As of now, Oso Creek is our top choice for a new church home.
Sunday marked another adventure in our church search. Mimi and I both made it through the church service with only a few tears; which is better than last week when we both cried most of the way through the service.
We met up with some friends at Bay Area Fellowship. BAF is “the” church in Corpus Christi. It’s branded as one of the fastest growing churches in America. Each week thousands upon thousands of people attend to watch a mini rock show and listen to Bil preach. The church has been hugely successful at reaching the lost.
As with Real Life last week, we previously visited this church numerous times. During those times, however, I viewed the church from the eyes of a pastor. “Wow! Wouldn’t it be great to have these facilities? . . . this much money? . . . this much technology?” Now, however, I was looking at the church through the eyes of a Christian needing a church home.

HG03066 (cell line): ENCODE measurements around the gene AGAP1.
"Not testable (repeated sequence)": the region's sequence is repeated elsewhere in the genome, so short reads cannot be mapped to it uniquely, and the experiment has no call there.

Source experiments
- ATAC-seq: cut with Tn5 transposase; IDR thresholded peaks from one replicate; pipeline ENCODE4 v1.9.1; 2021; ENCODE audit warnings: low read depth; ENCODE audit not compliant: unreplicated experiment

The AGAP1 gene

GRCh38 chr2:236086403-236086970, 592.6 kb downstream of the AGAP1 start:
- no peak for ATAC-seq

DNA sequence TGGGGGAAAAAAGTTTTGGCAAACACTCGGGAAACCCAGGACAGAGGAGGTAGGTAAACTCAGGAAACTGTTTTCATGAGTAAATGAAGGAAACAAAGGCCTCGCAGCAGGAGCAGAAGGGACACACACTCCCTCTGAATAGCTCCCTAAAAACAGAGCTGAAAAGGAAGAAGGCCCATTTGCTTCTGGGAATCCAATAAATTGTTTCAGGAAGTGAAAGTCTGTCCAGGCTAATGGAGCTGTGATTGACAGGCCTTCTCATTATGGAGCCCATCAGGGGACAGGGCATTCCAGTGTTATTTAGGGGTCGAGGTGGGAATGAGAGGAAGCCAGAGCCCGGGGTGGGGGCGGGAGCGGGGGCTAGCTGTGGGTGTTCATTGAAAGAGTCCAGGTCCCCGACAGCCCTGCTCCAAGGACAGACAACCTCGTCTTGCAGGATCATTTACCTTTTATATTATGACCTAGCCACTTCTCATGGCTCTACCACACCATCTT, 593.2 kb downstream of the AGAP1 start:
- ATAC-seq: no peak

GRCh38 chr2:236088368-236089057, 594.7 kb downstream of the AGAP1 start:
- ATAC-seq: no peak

I absolutely love BAF’s commitment to reaching the lost. I wish other churches shared even half of the commitment to saving people from hell. Their willingness to do whatever it takes (short of unbiblical things, of course) is admirable. I love their bravery in saying the hard things and their creativity in saying them in a way that makes them easy to hear.
Bil Cornelius’ preaching is excellent. I’ve heard him preach several times over the past 8 years and each time I’ve been impressed. It is a stupid myth that says mega-churhes are “Christianity light” or “soft on sin”. People who say such things about Bil Cornelius and Bay Area are simply wrong. Time and again I’ve heard him preach hard-hitting sermons that boldly declare the gospel.
His style, like that of many mega-church pastors, is similar to that of Rick Warren: fill-in-the-blank sermons that focus on life-application. Perhaps it’s the life-application emphasis that causes other Christians to think mega-churches aren’t deep enough. It’s true that such sermons don’t delve deeply into the historical, theological, and textual aspects of a given passage. They do, however, delve deep into helping people live what the passage teaches. Many Christians, I fear, hide behind their “knowledge of the Bible” so they don’t have to honestly deal with the sin in their lives (in my humble – but accurate – opinion).